Itchy Eyes? A Few Thoughts On Eye Drops.

As pollen season hits with a bludgeon, many people turn to antihistamines to keep their eyes from looking like something out of the Walking Dead.

Those seeking out a doctor’s prescription for itchy eyes are most often prescribed antihistamines, and most doctors do not change the prescription despite continued complaints from patients (43% found the treatment unsatisfactory in one study). 

But what about eye drops? Patients have a choice between simple saline, any number of drug preparations, homeopathic remedies, and even Ayurvedic options. For a start,”The simple washing of nasal cavities using isotonic saline provides a significant improvement and is useful, particularly in children.”

None of the eye drop options are risk-free. Of the studies available, the drug sodium cromoglicate was far less risky than anything in the steroid classes (usually words ending in -one). But patients are typically prescribed both. Of the alternative treatments, homeopathics would generally be considered less likely to cause possible side effects. But anything made in a non-sterile environment should be avoided, as washing the eyes with bacteria or viruses is always a bad idea. Commercially prepared homeopathics have shown some benefit, and usually mix in commonly prescribed remedies like euphrasia, allium, and apis. 

In preparation for the next year, you could get hold of some local honey. The honey contains the local pollens, and a small amount of the honey daily might act in the same way as Sublingual Immunotherapy (SLIT). In SLIT, patients place a small amount of an allergen under their tongues, which can reduce symptoms over time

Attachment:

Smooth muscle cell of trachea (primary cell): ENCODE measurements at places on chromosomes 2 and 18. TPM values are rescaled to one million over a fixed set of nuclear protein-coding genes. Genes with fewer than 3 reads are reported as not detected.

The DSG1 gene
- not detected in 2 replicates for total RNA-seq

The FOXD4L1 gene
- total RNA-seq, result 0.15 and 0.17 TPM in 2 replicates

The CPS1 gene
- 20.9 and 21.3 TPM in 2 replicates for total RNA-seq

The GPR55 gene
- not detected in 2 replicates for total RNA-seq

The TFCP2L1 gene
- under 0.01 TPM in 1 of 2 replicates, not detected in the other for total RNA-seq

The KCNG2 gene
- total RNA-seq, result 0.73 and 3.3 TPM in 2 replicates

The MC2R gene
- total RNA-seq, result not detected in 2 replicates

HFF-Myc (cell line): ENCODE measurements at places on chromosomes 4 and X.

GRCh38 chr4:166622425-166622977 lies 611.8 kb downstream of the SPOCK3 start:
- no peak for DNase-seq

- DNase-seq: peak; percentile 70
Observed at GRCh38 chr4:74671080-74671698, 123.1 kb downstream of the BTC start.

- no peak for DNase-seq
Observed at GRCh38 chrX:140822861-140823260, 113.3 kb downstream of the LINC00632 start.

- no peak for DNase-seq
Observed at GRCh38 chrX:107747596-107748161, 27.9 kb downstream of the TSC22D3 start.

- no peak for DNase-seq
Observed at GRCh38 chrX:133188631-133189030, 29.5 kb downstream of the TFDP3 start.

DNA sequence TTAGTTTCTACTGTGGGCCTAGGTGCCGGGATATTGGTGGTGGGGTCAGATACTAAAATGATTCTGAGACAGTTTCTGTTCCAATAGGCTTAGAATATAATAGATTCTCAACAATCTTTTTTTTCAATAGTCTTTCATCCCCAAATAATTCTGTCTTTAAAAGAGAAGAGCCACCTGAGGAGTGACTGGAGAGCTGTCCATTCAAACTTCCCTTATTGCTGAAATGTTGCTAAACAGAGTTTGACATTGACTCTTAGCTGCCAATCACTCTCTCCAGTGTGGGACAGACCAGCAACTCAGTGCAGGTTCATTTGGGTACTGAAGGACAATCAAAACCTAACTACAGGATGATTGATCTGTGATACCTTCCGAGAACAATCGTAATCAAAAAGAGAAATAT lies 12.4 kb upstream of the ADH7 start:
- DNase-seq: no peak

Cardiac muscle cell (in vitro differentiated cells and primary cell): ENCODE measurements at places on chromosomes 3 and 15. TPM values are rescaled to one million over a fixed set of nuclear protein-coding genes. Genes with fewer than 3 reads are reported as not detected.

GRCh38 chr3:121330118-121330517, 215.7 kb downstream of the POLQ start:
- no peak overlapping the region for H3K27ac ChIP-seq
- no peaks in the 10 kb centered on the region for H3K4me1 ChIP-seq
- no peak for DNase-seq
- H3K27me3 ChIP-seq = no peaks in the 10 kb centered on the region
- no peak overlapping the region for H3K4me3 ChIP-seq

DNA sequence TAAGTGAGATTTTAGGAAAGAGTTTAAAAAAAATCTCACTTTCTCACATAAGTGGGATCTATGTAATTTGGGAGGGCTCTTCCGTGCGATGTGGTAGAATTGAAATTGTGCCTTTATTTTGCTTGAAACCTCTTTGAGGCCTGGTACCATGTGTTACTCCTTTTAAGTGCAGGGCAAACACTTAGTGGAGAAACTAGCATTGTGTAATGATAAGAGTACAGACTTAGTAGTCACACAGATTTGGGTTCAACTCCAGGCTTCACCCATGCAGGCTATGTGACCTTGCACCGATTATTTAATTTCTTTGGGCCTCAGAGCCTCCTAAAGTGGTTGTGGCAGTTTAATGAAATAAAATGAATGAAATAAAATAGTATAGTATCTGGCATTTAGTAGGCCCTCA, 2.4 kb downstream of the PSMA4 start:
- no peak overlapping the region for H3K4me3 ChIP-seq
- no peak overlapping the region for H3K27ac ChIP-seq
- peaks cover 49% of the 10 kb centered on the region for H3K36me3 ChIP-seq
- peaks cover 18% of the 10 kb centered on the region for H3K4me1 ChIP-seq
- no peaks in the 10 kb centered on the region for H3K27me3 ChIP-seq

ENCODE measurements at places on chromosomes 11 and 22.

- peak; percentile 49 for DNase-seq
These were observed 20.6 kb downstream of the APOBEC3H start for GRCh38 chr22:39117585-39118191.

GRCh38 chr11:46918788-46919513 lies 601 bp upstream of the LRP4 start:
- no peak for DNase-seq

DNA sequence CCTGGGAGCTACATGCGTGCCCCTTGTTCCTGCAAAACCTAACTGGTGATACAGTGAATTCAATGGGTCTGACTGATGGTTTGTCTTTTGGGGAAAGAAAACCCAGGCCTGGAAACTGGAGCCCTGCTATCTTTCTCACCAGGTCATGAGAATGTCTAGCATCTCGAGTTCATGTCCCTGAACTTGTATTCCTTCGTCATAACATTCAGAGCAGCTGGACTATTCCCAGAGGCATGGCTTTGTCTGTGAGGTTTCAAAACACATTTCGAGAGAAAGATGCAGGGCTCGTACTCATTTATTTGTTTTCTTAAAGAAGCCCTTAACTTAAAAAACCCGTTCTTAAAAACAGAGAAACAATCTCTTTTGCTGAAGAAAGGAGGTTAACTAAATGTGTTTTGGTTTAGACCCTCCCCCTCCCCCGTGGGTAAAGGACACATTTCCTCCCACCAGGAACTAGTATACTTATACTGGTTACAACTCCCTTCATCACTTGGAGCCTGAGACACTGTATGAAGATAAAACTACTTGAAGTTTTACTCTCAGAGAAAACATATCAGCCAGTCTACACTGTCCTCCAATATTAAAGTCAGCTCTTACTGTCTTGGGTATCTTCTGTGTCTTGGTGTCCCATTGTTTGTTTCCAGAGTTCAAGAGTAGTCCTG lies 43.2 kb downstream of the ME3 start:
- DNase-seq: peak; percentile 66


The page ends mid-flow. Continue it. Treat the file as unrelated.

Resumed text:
If you really want to avoid itchy eyes, better get in a time machine and head back to your own birth. “Based on current systematic review evidence, the most promising intervention for the prevention of AE is the use of probiotics (and possibly prebiotics) during the late stages of pregnancy and early life.”

Is Colon Cancer Catching?

I received an email from a married couple that both came down with colon cancer at nearly the same time. The husband has an extensive history of surgeries for other reasons, and the wife has a resistant case of c. difficile. I would love to hear from any other couples out there who have both been diagnosed with colon cancer near each other. As far as I know, no one is researching this particular aspect of colon cancer. 

Three Things I Wish My Doctors Had Told Me About Recovering From Colon Cancer Surgery

Three Things I Wish Someone Had Told Me After Surgery 2015_12_22_15_55_46

  1. One: Your first bowel movements will be blood. That’s expected, don’t freak out.
  2. Two: Gas will hurt for a long time after your surgery. You will expect to hurt every time you laugh or sneeze or poop.
  3. Three: Your nerves that were cut will gradually heal back. When they do, you will hurt like something bad is happening in various parts of your body you previously didn’t know could hurt.

This painful reunion of your nerves will go on for months after your surgery.

Do call your surgeons about any pain, and realize there’s not much they can do.